Renowned for their cerebral approach to the complexities of prog, math-rock and post-punk, Oxfordshire quintet Foals have steadily positioned themselves as one of the most obvious contenders to Radiohead’s intelligent guitar band throne since arriving on a British alternative scene filled with landfill indie outfits back in 2008. However, their third album, Holy Fire, feels like a more concerted effort to swap the university halls of their hometown for arenas and possibly even stadiums thanks to a mixture of indie-disco anthems and heartfelt swelling ballads alongside universal reflections on both the jubilation and dejection of love. Here’s a look at five sets of lyrics which perhaps best showcase their newfound relatable spirit.
The first sign of how Foals have stepped up a gear or two, lead single “Inhaler” explodes from delicate funk to monstrous swamp-rock on a thrilling, if schizophrenic, affair which almost collapses with exhaustion. Indeed, Philippakis sounds in absolute agony as he pleads and begs for a pardon – if only for the small matter of 24 hours – from a damaging and potentially life-threatening relationship which has left him feeling so choked that it’s triggered his asthma: [LISTEN]
Sticks and stones don’t break my bones, you make believe
It’s lock and load, it’s a dead end road to you and me
You know what’s to go, I’m strict for soul
I make believe
And I’m off the rent, I haven’t spent, I guarantee
A welcome bit of respite from the album’s prevalent themes of heartache, misery and pain, the harmony-laden “Everytime” harks back to the lush production of Total Life Forever as Philippakis, in a refreshingly happier and more lovestruck state of mind, fantasizes over a wave of angular guitars, shimmering synths and propulsive beats about leaving all the trappings of modern life behind and taking to the high seas the object of his affections:
Come run this way, ride this wave
Follow, I promise you’ll be okay
Come this way
Be that way, be that way
Want you, I need you to be okay
What do they know?
The album’s big ‘not a dry eye in the house’ moment, “Late Night” deals with the anguish, sorrow and guilt that comes with the prospect of losing someone who has always been an emotional crutch. Yannis has understandably never sounded so intense as he recalls the connection they shared but there appears to be hope at the end of the tunnel as the nocturnal atmospherics slowly segue into a more joyous fusion of echo-laden riffs and funky bass-lines: [LISTEN]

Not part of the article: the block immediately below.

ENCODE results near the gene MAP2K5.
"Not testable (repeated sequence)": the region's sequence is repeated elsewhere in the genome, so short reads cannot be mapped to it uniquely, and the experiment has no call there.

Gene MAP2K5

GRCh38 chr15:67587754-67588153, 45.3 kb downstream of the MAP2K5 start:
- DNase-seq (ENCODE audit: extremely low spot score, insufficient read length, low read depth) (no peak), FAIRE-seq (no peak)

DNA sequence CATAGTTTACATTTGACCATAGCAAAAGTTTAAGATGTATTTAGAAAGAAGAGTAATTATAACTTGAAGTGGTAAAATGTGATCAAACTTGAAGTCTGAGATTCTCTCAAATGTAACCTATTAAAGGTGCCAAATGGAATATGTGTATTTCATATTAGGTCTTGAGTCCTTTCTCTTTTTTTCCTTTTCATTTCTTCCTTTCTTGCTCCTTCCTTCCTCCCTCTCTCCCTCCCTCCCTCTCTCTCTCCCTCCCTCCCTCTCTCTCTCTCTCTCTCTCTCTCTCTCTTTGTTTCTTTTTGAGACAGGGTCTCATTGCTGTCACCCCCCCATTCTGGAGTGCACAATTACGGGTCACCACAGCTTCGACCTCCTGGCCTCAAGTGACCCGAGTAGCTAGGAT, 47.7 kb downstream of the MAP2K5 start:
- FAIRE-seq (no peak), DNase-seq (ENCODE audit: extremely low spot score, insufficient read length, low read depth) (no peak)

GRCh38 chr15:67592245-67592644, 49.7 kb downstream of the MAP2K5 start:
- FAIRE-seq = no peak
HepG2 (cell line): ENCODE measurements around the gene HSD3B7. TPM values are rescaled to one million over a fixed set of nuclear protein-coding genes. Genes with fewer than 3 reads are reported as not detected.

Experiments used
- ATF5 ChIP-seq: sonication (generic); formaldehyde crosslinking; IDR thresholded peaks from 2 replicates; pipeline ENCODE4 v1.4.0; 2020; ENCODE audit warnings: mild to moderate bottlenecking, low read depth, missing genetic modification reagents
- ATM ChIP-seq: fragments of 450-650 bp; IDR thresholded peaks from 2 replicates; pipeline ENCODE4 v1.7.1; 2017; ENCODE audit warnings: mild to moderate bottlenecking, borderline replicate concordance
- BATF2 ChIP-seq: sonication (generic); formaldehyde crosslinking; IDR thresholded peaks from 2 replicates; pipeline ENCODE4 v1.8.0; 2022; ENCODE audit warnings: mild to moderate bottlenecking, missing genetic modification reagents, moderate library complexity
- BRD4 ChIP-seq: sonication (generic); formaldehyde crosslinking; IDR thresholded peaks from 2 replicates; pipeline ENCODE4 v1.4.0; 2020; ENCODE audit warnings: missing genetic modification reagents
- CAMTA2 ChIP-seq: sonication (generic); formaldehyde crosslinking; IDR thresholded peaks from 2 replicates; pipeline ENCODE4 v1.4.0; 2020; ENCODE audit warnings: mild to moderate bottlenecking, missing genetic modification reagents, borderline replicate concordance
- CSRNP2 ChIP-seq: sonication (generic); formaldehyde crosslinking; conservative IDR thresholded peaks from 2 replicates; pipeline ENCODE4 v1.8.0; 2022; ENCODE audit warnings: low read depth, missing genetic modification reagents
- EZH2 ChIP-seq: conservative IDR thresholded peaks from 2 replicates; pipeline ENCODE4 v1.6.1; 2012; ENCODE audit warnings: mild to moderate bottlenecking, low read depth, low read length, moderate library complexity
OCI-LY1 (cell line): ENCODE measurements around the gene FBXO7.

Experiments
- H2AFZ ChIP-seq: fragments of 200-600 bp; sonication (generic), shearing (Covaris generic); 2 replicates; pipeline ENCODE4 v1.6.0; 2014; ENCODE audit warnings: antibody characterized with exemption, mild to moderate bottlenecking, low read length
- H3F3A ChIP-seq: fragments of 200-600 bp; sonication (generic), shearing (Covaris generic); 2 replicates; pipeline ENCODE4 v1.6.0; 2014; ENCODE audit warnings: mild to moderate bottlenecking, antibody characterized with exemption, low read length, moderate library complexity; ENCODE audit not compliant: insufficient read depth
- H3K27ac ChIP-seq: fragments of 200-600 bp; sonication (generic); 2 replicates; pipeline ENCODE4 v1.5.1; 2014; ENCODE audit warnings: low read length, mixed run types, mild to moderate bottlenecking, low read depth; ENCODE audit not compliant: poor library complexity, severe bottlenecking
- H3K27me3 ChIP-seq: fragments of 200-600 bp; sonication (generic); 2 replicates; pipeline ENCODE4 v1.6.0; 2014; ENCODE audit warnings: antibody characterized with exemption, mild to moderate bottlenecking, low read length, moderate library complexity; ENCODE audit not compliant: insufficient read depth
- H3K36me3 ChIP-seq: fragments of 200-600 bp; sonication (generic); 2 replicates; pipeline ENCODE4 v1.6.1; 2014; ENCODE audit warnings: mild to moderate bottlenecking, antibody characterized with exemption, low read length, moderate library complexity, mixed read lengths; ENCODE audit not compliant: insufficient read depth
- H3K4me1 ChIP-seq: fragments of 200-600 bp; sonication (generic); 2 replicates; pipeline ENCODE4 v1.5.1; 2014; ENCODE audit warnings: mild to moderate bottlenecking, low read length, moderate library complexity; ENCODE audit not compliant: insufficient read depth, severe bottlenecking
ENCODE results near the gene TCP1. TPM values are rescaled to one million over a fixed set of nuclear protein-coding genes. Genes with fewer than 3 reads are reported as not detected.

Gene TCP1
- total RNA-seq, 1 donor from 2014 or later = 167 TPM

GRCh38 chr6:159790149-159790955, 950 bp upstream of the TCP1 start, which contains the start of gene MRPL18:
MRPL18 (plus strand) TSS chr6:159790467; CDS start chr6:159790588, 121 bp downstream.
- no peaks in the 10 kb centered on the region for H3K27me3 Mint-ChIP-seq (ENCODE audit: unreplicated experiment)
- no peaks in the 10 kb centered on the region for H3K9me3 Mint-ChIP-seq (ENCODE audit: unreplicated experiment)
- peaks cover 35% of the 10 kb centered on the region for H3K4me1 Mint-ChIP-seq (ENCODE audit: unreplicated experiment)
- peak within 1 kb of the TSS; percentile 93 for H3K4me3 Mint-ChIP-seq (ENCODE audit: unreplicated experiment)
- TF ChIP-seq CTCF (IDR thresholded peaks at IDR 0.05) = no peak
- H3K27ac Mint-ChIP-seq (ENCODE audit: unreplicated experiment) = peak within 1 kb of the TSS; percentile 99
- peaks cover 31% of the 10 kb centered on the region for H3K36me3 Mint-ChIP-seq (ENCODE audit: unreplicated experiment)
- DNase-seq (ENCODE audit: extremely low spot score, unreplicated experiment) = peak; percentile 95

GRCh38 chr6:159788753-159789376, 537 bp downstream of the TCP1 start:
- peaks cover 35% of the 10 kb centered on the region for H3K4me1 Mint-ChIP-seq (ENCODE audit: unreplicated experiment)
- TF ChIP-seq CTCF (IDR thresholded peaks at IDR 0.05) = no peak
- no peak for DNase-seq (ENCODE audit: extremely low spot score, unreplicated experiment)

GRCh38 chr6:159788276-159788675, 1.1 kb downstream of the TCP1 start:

Oh, I hoped that you were somebody,
Someone I could count
To pull me to my feet again,
When I was in doubt.
Oh now Mama, do you hear me
Calling out your name?
Putting on a brave front by insisting that he now feels more alive since he distanced himself from both his ex and the actual setting where their love once blossomed, the band’s most blatant bid for the Top 40 sugar-coats Philippakis’ dismissal of the past with a conflictingly infectious blend of tropical riffs, soaring pop melodies and tight disco grooves which suggest that Chic’s back catalogue was appointed the official soundtrack to the split: [LISTEN]
We don’t need any trouble now
Who create all the culture
We can move beyond it now
The wolves is knocking at my door
Them bang-bangin’, ask for more
There are few things more all-encompassing than the countdown to an apocalypse and Foals certainly don’t disappoint on their attempt to soundtrack the end of the world with this strangely calming slice of atmospheric post-rock which combines nightmarish visions of blood-stained bridal gowns and wild beasts roaming fields with carefree memories and a quiet realization that everything happens for a reason. A suitably mesmerising closer to an ambitiously giant leap of a record: [LISTEN]
The world is quiet
There is nothing left unsaid
A million image, million capture, million dead
And all the birds fall out of the sky in two by two’s
And my teeth fall out my head into the snow